In light of those standards, it is clear that the Workers' Compensation judge and the Appellate Division correctly assessed New Jersey's interest in Williams's employment as more than casual.   The Appellate Division began its analysis by noting that the Port Authority is a bi-state agency of New York and New Jersey.   As such, it is at least in part “localized” here.  Lieberman v. Port Auth., 132 N.J. 76, 84, 622 A.2d 1295 (1993).

On the issue of place of injury, the Appellate Division stated:

Because it cannot be determined when during the period of exposure as a continuum, including the exposure on the bridge and at the New York airports, the pulmonary disease process commenced, we see no reason not to apply the rule we applied in Peck [v. Newark Morning Ledger, Co.,] 344 N.J.Super. 169, 781 A.2d 58 [ (App.Div.2001) ] ․ namely that for all practical purposes, the commencement of a continuous period of exposure and the commencement of the disease process are simultaneous.

[Williams, supra, 345 N.J.Super. at 557, 786 A.2d 114.]

 That principle is well established.   See Owens-Illinois, Inc. v. United Ins. Co., 138 N.J. 437, 451, 650 A.2d 974 (1994) (commenting that in environmental contamination insurance coverage cases, injury is considered as simultaneous with exposure);  Bond v. Rose Ribbon & Carbon Mfg. Co., 42 N.J. 308, 311, 200 A.2d 322 (1964) (holding liable employer or compensation insurance carrier during whose employment or coverage progressive occupational disease was disclosed when triggering or inception date of disease is unknown and undisclosed).   The experienced Workers' Compensation judge and all the judges of the Appellate Division (including the dissenter) accepted the notion that, for practical reasons, the onset of progressive occupational disease and exposure must be considered “equatable.”  Williams, supra, 345 N.J.Super. at 557, 786 A.2d 114.   Once that is accepted, it follows, as a matter of law, that at least some of Williams's injury occurred in New Jersey.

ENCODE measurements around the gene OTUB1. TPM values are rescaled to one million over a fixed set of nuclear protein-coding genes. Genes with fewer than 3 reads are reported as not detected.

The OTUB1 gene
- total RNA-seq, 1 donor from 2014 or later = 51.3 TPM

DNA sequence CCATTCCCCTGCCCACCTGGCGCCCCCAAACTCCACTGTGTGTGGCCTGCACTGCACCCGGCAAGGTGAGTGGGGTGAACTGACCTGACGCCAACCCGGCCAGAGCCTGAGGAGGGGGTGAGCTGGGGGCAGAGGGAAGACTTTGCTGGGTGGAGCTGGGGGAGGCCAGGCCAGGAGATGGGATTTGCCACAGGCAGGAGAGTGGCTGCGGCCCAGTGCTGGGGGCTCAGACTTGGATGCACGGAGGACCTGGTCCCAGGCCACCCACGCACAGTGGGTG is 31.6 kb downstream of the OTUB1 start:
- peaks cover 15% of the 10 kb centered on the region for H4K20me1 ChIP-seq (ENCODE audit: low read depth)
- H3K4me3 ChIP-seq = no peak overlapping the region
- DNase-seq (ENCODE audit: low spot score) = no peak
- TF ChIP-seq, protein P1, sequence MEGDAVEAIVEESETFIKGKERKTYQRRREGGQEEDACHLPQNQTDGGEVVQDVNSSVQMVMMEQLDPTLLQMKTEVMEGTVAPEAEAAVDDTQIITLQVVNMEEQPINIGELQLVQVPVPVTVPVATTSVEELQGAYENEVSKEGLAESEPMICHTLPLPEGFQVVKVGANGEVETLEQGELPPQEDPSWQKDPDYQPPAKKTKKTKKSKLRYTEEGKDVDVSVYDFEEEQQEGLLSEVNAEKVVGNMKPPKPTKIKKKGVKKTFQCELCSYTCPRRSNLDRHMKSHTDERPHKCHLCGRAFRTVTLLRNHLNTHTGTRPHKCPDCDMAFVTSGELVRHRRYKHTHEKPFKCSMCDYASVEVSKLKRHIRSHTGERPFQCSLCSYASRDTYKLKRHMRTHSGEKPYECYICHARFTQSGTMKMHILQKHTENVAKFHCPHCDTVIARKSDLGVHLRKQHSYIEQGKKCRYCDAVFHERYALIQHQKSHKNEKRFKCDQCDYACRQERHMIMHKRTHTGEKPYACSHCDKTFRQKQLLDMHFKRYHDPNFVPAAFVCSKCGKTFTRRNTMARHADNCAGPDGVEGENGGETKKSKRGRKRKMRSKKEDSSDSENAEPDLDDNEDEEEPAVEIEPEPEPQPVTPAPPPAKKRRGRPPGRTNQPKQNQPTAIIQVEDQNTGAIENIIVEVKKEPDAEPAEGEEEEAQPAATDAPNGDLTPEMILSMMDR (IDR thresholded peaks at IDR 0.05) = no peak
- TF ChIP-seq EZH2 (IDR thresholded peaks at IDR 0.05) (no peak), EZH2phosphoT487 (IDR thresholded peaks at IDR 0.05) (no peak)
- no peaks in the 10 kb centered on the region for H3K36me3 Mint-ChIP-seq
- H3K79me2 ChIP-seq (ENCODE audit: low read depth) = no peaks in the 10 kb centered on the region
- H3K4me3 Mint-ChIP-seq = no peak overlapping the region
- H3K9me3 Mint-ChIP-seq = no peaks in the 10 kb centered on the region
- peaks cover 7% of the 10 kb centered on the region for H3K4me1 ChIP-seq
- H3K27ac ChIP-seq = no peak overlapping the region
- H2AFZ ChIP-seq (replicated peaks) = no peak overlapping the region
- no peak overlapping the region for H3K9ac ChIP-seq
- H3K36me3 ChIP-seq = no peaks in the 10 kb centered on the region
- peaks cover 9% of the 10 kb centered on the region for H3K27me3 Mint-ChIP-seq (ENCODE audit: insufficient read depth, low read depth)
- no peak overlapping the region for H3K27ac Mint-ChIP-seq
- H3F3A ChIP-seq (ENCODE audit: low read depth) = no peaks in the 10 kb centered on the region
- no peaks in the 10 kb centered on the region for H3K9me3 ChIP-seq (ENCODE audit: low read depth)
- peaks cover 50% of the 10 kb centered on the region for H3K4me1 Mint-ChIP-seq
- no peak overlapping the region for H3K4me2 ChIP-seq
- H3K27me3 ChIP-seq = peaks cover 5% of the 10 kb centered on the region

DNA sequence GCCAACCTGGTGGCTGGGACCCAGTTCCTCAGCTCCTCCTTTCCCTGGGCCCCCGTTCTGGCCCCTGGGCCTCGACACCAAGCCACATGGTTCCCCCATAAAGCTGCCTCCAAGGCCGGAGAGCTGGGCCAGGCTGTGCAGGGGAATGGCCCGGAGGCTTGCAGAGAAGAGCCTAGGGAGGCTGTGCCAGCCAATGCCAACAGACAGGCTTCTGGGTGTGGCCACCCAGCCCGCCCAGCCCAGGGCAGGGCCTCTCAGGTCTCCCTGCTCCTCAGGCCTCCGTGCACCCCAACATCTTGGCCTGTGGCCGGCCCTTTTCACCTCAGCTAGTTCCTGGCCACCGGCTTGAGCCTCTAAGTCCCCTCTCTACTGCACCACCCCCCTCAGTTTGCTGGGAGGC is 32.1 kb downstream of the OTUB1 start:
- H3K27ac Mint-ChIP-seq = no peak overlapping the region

The Appellate Division elaborated on the point, noting that, as a matter of fact, the period of exposure was not “casual, brief or insubstantial”:

We are persuaded that petitioner's four-month exposure on a daily basis was sufficiently substantial to constitute an injury.   During that time period, as he described his job, he was, on a daily basis and for eight hours each day, cleaning toll booths inside and out, “sweeping, degreasing with chemicals which cut the grease from the cement and also cleaning windows on the booths where people breeze through.”   He used the degreasing chemicals both in cleaning tollbooths and in “washing down the tiles in the tunnel where the bridge meets coming out.”   With respect to the tunnel tiles, he explained that “they have what they call a flush truck and you would get on the truck and you would wash the walls down with cleaning chemical and like a mop.”   He further explained that

Yeah, [I was] exposed to like smoke and stuff from the cars because you're inside this tunnel and they don't close the whole tunnel.   They don't close down like one lane and you're dealing with the smoke and smog coming from the traffic and fumes from the traffic going back and forth out.   And also there's accumulation from the smell.   From the cleaning agent is a smoke, I mean a chemical that you will smell too.   It is not, you know, very healthy.

Certainly Port Authority recognized that the hazard was sufficient to require respirator masks although, according to petitioner, they were not provided on a daily basis.   In our view this was not a casual, brief or insubstantial period of exposure.

[Id. at 556-57, 786 A.2d 114.]

 Moreover, the employment relationship between Port Authority and Williams was carried out, in part, in New Jersey.   As the Workers' Compensation judge emphasized:

Whether subject matter or in personam, the Port Authority lost its jurisdiction argument when it assigned Mr. Williams to work in New Jersey.   It is quite clear that had Mr. Williams sustained an accident while working in New Jersey, he could file a claim in New Jersey without objection by the respondent.   He should also be able to file in New Jersey when his occupational exposure was, at least in part, incurred in New Jersey.   This is especially so when it was the respondent alone who controlled and determined whether the petitioner would work in New Jersey.   The respondent Port Authority put Mr. Williams in New Jersey as well as New York;  by assigning the petitioner to work in New Jersey-four months of degreasing tunnels and toll lanes-the respondent itself created this significant purposeful contact with New Jersey.   The Port Authority could have prevented this contact with New Jersey and could have ensured that any workers' compensation claim by Mr. Williams would be cognizable only in New York had it assigned Mr. Williams to jobs only in New York. It did not do so, and it is unseemly for the respondent Port Authority, who created the situation, to contend now that it is being unfairly or improperly brought into New Jersey to defend Mr. Williams's case.